Super Mario Mushrooms Have A Terrifying Origin

According to a manga from the 1990s, the 1-Up mushrooms in Super Mario games grow directly out of the corpses of dead Marios.

By Jason Collins | Updated

mario mushroom

Everyone loves a good origin story, as we get to see a hero—and a villain—being made. However, the origins of Super Mario 1-up mushrooms have been revealed, and we have to admit—it’s a bit disturbing. Luckily, this won’t be part of any Nintendo promotion for the upcoming film; we can already smell like a Super Mario game and admire the real-life Super Mario boots, but the line is drawn at 1up mushrooms, which, as recently revealed, grow from the bodies of dead Marios.

According to a Twitter handle @MarioBrothBlog, an account dedicated to finding and highlighting obscure Mario-related content and facts, discovered an interesting but equally disturbing concept about Mario Mushrooms. This explanation originates from the 1996 Super Mario 64 manga and explains how these life-awarding mushrooms are created in-universe. In fact, it’s quite graphically explained; a deceased Mario is buried underground, and a mushroom has sprouted above his burial place, with its roots connecting to the protagonist’s dead body.

This actually perpetuates the cycle of life and death within the game, suggesting that dead Marios create extra life for the living ones currently in the game. Disturbing and perhaps a little sickening as well once you actually ingest one to gain an extra life. Strangely enough, though, it somehow makes sense, despite the grim nature of the Mario mushrooms’ existence and coming into the world.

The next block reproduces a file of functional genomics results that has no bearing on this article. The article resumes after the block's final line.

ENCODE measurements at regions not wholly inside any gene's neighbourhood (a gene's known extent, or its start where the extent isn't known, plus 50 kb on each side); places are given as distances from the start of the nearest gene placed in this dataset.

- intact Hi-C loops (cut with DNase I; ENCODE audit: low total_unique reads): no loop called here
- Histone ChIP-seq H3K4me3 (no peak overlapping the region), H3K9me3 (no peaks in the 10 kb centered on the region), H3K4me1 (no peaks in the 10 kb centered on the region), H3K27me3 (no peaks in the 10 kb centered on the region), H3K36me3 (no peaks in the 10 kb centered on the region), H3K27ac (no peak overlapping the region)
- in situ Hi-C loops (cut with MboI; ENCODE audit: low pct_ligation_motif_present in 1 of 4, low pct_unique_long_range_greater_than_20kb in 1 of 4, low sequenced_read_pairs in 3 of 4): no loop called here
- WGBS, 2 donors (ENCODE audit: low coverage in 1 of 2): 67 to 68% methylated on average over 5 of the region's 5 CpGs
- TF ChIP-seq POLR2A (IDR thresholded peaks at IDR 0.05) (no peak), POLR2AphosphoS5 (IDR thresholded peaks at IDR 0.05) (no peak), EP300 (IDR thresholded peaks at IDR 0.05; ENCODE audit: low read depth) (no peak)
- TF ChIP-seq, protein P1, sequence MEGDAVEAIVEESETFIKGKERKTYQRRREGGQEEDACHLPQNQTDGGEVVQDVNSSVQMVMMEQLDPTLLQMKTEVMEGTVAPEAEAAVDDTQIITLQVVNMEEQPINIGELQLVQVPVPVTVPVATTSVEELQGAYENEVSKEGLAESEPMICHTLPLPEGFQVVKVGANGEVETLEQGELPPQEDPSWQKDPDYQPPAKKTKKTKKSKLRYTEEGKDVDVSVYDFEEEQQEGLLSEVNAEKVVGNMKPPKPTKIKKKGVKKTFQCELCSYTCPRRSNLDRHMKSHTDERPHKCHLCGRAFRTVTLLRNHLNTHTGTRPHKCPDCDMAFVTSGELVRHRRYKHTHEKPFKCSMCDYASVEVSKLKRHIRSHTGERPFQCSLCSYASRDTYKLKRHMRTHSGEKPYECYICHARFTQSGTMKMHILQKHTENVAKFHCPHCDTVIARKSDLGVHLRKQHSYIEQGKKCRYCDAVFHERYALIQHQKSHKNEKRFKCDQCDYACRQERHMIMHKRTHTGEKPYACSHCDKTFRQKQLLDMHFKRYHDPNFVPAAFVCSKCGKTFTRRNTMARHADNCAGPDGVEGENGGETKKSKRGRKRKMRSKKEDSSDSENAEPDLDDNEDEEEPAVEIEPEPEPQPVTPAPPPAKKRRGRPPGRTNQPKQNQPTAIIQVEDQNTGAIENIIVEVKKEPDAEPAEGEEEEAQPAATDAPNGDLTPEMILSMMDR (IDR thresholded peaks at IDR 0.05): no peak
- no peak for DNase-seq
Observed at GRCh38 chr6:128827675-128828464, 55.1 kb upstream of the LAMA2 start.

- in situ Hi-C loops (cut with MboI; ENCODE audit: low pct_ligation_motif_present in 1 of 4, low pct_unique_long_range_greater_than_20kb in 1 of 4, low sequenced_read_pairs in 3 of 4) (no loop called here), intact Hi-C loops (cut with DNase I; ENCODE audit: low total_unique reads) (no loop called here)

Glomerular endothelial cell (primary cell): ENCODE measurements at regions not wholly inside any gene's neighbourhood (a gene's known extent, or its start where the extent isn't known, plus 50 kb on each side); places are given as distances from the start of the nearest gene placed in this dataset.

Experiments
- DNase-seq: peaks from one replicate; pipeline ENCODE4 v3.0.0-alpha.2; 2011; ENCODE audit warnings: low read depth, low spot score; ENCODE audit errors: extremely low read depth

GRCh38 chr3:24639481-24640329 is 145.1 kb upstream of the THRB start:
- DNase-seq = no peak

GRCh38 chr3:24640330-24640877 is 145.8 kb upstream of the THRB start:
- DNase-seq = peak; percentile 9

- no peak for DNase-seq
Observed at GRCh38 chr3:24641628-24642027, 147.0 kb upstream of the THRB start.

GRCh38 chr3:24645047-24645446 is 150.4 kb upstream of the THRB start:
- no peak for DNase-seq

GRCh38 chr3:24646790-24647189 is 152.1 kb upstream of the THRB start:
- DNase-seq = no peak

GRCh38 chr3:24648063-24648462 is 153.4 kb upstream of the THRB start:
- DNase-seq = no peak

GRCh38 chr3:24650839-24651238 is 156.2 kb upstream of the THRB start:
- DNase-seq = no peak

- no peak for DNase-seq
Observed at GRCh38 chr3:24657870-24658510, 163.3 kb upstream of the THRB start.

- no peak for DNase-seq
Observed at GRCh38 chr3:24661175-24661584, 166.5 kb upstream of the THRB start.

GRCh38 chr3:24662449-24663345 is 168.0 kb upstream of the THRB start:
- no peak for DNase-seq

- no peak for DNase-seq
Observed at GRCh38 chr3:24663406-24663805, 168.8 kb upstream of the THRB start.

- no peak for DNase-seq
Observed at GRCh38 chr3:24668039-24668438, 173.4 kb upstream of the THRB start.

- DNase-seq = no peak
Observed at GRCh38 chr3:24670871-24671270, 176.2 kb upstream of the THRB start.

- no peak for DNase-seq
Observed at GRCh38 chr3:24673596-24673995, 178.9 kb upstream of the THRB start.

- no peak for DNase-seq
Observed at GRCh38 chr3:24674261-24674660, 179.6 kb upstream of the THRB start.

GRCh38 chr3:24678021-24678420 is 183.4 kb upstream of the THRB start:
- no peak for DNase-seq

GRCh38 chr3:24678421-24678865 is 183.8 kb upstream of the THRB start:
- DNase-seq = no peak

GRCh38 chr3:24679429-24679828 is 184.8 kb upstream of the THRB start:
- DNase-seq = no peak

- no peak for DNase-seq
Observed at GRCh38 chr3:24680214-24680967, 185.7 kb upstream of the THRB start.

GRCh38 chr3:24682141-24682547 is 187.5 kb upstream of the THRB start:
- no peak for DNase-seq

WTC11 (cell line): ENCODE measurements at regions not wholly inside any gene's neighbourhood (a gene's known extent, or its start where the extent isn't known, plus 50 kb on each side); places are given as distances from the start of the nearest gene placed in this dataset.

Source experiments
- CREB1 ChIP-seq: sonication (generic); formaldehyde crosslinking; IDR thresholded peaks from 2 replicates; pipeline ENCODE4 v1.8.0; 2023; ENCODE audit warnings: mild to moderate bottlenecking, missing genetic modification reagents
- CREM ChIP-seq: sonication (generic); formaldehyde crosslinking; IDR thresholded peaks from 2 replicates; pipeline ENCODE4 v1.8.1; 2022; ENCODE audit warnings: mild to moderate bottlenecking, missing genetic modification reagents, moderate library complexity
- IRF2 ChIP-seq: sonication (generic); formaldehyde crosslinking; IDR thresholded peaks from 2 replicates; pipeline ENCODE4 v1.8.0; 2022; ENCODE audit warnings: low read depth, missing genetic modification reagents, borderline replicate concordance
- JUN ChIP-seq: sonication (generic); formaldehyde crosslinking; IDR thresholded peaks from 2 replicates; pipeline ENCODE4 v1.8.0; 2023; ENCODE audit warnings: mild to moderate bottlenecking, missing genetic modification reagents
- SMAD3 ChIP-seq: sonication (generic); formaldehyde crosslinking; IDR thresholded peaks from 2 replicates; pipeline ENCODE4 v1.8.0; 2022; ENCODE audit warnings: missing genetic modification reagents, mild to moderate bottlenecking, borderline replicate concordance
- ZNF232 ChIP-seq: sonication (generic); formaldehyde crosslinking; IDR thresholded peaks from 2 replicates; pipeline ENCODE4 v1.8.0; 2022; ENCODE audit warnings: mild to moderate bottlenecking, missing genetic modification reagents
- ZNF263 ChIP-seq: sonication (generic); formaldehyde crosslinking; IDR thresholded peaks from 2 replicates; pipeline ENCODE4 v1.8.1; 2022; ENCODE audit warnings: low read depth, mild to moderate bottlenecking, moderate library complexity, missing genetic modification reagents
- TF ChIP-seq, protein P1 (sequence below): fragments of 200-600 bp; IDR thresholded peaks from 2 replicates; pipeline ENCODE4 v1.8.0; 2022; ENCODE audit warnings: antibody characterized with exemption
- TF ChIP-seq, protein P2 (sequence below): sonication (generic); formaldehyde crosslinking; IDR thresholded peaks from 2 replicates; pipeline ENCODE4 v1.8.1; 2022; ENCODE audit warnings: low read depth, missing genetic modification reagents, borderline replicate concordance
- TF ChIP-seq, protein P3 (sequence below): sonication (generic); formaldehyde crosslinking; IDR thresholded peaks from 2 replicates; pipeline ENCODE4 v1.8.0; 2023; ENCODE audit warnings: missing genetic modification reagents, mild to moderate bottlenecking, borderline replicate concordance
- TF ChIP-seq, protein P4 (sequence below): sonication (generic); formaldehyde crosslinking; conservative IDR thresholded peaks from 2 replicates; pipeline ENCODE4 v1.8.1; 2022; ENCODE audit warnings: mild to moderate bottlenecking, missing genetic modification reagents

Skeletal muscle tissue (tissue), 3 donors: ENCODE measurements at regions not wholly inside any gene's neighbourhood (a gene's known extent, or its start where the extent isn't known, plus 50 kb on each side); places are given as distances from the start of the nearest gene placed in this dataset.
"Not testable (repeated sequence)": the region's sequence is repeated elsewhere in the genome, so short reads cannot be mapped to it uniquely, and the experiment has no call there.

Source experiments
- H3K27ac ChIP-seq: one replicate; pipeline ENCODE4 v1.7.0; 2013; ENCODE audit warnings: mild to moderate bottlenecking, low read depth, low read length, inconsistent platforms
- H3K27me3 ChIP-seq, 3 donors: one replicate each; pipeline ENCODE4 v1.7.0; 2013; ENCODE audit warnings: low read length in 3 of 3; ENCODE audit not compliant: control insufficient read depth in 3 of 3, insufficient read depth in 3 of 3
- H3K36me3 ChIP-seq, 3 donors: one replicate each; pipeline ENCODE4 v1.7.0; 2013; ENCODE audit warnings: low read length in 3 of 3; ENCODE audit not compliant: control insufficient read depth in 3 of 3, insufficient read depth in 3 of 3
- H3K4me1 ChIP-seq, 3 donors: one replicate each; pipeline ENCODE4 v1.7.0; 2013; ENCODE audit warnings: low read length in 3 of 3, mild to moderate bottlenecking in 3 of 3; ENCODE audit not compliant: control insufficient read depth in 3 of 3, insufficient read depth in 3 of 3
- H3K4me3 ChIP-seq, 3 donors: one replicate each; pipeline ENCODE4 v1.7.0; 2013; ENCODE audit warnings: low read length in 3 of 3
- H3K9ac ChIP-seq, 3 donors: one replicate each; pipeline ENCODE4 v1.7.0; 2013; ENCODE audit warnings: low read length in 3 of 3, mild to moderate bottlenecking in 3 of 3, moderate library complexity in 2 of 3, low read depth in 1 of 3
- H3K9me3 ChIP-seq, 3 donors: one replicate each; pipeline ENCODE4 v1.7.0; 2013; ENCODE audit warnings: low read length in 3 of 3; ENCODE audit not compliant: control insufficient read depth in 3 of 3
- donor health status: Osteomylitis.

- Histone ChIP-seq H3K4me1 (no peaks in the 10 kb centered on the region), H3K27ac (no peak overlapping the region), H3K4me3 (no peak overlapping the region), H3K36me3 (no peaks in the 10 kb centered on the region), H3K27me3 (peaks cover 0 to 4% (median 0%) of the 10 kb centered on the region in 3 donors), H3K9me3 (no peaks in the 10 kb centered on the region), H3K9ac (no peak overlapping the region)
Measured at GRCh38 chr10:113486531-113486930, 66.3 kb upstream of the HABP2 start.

It’s also worth mentioning that the manga was never officially endorsed by Nintendo—which is a pretty family-safe-oriented company.

However, the eccentricity doesn’t end there either. @MarioBrothBlog shared several other manga clippings of Mario opening coins filled with air, which allows him to extend his time underwater. For those who aren’t familiar with this concept, players were able to recover air underwater by collecting coins in Super Mario 64—the most valuable game collectible everand the mange depicts him cracking a coin open and inhaling its contents to prolong his time underwater.

Of course, it goes without saying that the new concept surrounding the origins of Mario Mushrooms has captured the interest of many fans of the Italian princess-saving plumber. The shared post has over 145,000 likes on Twitter, with some of the most amazing commentary ever. Some are complaining that they can’t unsee what they saw, while others think that the cycle of life and death is pretty well depicted here.

There are also those who are more familiar with mycology—a branch of biology that studies fungi—stating that this is somehow believable.

While on the subject of Super Mario Mushrooms, there is other fantastic news that has recently popped up. A Super Mario 64 player has recently found a way to obtain the impossible 1-Up Mushroom without dying. Though it doesn’t sound like a big feat, it actually is; Super Mario 64 was released 27 years ago, and in that time, no one has managed to collect the impossible 1-Up Mushroom without dying but that one player.

Given the massive popularity of Super Mario, highlighted by the upcoming movie starring Chris Pratt, it’s likely that more details similar to Mario Mushrooms are going to appear online in the coming days.